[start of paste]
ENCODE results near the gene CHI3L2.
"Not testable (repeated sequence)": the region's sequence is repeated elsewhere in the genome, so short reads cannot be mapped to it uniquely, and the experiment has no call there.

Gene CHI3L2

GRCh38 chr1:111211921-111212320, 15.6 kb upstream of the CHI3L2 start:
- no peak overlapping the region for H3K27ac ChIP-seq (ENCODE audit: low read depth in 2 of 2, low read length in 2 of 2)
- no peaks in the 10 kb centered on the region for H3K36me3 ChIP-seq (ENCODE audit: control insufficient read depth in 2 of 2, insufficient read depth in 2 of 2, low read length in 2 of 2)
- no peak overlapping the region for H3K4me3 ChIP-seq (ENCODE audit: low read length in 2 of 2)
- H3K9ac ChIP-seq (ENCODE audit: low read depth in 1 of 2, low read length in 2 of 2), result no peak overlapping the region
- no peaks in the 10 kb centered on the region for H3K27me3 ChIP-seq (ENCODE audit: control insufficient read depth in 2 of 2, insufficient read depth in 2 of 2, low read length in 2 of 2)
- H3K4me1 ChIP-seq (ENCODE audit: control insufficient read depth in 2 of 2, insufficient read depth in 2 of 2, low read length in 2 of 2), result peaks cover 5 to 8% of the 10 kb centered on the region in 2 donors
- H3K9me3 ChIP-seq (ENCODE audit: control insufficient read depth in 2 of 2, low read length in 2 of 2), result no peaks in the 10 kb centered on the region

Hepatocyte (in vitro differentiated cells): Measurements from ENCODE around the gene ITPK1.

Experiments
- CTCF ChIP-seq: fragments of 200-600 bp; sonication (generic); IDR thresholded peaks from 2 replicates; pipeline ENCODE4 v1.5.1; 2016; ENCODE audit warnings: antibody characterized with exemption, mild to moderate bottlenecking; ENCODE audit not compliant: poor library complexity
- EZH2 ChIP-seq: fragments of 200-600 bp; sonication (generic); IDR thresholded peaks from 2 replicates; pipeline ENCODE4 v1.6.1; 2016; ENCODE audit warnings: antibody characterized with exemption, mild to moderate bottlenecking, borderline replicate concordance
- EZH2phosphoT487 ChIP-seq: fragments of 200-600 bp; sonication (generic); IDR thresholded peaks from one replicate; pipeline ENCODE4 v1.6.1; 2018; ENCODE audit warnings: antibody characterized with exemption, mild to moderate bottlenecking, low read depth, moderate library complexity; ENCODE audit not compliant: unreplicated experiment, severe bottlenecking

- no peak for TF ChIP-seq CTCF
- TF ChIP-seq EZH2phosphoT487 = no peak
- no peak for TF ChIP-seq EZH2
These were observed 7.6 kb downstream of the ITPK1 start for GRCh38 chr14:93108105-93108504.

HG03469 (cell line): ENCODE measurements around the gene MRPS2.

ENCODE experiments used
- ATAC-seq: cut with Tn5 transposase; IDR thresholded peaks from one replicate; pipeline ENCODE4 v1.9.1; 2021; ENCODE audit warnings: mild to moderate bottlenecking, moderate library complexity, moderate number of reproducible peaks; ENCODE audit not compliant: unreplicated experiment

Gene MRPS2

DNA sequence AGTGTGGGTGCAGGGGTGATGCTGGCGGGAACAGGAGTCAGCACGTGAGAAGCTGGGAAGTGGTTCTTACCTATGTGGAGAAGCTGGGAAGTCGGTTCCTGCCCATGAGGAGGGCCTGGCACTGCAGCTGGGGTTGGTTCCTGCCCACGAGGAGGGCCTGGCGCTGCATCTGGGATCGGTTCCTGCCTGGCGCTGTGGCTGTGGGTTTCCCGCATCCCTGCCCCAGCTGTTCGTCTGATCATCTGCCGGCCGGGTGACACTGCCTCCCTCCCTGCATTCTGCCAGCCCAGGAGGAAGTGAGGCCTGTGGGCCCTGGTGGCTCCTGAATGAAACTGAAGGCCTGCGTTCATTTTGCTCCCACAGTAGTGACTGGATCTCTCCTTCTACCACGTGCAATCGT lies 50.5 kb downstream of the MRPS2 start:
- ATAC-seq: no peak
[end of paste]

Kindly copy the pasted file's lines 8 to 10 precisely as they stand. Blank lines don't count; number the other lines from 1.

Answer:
- H3K9ac ChIP-seq (ENCODE audit: low read depth in 1 of 2, low read length in 2 of 2), result no peak overlapping the region
- no peaks in the 10 kb centered on the region for H3K27me3 ChIP-seq (ENCODE audit: control insufficient read depth in 2 of 2, insufficient read depth in 2 of 2, low read length in 2 of 2)
- H3K4me1 ChIP-seq (ENCODE audit: control insufficient read depth in 2 of 2, insufficient read depth in 2 of 2, low read length in 2 of 2), result peaks cover 5 to 8% of the 10 kb centered on the region in 2 donors